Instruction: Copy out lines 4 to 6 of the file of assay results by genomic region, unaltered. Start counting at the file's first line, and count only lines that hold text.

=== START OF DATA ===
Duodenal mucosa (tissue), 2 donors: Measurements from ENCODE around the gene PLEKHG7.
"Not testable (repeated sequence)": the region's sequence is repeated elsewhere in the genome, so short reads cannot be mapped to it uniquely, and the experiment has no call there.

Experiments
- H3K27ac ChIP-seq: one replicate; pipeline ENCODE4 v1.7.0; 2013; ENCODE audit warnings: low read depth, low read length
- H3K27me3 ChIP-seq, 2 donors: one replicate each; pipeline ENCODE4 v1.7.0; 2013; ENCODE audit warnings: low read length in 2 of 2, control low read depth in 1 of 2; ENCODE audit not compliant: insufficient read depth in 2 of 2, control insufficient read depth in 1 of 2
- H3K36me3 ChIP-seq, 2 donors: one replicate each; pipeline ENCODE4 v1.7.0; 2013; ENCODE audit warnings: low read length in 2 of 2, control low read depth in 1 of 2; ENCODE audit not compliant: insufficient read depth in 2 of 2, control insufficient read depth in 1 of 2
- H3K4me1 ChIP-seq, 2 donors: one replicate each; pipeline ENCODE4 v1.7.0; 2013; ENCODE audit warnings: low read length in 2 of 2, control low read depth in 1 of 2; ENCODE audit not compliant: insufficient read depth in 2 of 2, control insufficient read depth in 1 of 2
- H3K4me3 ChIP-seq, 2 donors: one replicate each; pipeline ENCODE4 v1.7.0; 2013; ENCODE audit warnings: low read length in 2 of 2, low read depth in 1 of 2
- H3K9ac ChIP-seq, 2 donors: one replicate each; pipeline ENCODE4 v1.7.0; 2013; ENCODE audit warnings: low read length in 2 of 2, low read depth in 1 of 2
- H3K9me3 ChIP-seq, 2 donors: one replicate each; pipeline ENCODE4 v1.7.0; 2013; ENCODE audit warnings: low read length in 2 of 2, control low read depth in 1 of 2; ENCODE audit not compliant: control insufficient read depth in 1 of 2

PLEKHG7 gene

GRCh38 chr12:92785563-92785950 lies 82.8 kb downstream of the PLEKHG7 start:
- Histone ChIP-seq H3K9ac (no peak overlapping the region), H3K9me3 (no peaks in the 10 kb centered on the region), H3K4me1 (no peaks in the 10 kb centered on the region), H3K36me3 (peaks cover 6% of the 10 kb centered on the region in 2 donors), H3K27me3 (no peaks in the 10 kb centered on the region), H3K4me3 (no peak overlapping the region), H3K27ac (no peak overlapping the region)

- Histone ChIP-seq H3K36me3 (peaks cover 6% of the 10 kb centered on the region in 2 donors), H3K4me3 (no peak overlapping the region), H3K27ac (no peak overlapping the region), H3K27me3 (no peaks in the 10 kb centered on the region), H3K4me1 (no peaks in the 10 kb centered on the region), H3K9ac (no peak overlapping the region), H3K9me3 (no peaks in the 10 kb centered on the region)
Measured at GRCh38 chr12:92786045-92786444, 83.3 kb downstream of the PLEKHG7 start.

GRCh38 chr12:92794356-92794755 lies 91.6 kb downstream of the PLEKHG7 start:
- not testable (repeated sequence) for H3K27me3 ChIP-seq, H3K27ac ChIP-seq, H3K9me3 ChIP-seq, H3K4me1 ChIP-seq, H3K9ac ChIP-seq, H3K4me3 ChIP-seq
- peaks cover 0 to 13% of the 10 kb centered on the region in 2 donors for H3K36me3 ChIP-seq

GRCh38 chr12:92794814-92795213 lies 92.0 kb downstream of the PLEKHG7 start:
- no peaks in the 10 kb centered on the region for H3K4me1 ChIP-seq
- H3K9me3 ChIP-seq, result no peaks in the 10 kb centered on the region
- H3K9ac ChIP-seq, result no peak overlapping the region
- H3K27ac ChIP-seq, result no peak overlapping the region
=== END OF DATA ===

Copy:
- H3K27ac ChIP-seq: one replicate; pipeline ENCODE4 v1.7.0; 2013; ENCODE audit warnings: low read depth, low read length
- H3K27me3 ChIP-seq, 2 donors: one replicate each; pipeline ENCODE4 v1.7.0; 2013; ENCODE audit warnings: low read length in 2 of 2, control low read depth in 1 of 2; ENCODE audit not compliant: insufficient read depth in 2 of 2, control insufficient read depth in 1 of 2
- H3K36me3 ChIP-seq, 2 donors: one replicate each; pipeline ENCODE4 v1.7.0; 2013; ENCODE audit warnings: low read length in 2 of 2, control low read depth in 1 of 2; ENCODE audit not compliant: insufficient read depth in 2 of 2, control insufficient read depth in 1 of 2